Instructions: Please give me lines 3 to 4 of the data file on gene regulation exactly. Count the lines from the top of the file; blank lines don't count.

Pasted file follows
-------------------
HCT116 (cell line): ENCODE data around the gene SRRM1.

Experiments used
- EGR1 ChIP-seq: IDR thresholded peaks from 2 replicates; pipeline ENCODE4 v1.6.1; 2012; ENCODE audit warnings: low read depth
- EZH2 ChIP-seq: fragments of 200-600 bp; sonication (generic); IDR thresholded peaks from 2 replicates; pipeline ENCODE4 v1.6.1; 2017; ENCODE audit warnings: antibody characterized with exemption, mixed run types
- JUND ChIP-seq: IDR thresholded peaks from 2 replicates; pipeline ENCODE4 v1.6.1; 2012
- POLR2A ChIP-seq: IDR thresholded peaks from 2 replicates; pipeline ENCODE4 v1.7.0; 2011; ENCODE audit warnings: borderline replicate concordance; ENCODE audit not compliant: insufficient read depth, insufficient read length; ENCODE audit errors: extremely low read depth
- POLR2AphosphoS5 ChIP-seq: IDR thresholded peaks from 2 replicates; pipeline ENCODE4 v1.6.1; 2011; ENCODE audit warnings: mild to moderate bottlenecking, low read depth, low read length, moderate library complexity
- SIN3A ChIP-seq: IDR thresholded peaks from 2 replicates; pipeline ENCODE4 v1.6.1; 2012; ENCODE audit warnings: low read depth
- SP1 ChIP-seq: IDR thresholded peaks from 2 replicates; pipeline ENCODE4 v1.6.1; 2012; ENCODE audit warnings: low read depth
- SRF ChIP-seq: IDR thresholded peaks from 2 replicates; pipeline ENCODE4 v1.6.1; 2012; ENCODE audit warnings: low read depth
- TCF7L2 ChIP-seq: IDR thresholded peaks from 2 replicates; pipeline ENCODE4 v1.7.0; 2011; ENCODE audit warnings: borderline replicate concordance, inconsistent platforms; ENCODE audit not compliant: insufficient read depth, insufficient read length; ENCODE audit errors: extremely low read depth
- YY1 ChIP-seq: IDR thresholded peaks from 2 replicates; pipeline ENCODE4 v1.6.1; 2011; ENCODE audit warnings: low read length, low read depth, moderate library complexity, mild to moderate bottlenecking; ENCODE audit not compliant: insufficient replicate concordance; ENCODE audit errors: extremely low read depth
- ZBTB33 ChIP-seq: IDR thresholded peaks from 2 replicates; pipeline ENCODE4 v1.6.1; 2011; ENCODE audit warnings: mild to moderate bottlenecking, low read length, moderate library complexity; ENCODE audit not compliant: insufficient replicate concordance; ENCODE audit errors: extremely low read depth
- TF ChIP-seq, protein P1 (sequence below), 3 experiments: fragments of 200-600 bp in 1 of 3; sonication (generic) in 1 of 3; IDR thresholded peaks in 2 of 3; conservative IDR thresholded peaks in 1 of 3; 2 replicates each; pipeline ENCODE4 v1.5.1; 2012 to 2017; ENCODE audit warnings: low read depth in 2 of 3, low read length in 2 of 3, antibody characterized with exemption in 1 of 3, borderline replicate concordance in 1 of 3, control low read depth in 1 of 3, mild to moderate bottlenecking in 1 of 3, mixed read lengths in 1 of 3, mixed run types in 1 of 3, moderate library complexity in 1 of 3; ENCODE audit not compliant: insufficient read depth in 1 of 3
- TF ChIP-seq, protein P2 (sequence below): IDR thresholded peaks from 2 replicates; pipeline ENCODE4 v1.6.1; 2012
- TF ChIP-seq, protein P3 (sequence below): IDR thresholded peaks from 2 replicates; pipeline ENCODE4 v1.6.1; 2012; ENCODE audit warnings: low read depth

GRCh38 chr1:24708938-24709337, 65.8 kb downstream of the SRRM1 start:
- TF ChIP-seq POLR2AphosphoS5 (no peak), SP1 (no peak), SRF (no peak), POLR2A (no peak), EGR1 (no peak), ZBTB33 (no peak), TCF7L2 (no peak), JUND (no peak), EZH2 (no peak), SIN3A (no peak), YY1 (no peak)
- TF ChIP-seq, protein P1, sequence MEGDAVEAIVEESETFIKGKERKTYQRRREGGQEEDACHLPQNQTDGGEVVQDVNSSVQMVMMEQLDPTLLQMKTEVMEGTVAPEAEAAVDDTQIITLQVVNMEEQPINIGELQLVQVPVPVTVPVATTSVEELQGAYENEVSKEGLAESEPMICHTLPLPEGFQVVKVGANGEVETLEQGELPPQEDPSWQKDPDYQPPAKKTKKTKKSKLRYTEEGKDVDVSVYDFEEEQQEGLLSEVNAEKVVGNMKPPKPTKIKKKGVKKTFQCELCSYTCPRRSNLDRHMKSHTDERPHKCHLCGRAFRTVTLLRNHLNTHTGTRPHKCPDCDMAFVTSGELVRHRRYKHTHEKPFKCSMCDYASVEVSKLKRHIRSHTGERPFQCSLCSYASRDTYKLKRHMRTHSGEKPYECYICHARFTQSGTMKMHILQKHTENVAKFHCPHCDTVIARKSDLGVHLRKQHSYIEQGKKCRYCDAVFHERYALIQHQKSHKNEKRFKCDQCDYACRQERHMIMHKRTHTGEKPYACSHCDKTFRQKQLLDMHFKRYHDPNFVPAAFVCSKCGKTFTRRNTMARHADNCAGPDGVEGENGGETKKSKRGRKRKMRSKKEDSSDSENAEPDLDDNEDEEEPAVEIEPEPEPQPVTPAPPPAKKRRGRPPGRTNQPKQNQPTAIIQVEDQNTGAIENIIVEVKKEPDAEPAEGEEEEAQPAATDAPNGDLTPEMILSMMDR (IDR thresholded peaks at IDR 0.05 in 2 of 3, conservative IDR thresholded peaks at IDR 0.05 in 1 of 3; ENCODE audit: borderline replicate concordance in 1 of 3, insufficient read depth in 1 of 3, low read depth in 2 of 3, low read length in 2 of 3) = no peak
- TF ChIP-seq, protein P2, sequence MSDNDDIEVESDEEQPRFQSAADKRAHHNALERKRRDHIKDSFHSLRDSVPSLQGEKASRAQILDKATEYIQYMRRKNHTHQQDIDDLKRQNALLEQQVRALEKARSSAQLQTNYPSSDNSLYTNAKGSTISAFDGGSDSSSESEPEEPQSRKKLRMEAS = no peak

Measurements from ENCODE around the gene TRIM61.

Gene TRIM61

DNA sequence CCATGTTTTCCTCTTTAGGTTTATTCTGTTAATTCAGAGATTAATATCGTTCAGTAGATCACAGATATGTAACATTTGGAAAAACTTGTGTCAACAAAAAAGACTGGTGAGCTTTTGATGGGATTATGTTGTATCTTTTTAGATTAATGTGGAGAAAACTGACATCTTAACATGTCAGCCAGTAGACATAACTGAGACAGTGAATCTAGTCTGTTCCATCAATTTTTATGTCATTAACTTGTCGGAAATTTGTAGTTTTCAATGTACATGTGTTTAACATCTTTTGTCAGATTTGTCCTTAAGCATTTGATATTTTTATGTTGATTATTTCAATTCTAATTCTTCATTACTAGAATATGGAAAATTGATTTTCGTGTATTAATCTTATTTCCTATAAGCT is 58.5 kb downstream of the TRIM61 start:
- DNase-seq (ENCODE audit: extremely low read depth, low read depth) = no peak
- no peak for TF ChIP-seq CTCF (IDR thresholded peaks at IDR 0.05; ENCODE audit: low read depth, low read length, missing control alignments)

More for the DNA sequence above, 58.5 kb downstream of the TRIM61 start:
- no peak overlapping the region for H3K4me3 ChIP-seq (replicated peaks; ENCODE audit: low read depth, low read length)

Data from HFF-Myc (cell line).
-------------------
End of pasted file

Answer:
- EGR1 ChIP-seq: IDR thresholded peaks from 2 replicates; pipeline ENCODE4 v1.6.1; 2012; ENCODE audit warnings: low read depth
- EZH2 ChIP-seq: fragments of 200-600 bp; sonication (generic); IDR thresholded peaks from 2 replicates; pipeline ENCODE4 v1.6.1; 2017; ENCODE audit warnings: antibody characterized with exemption, mixed run types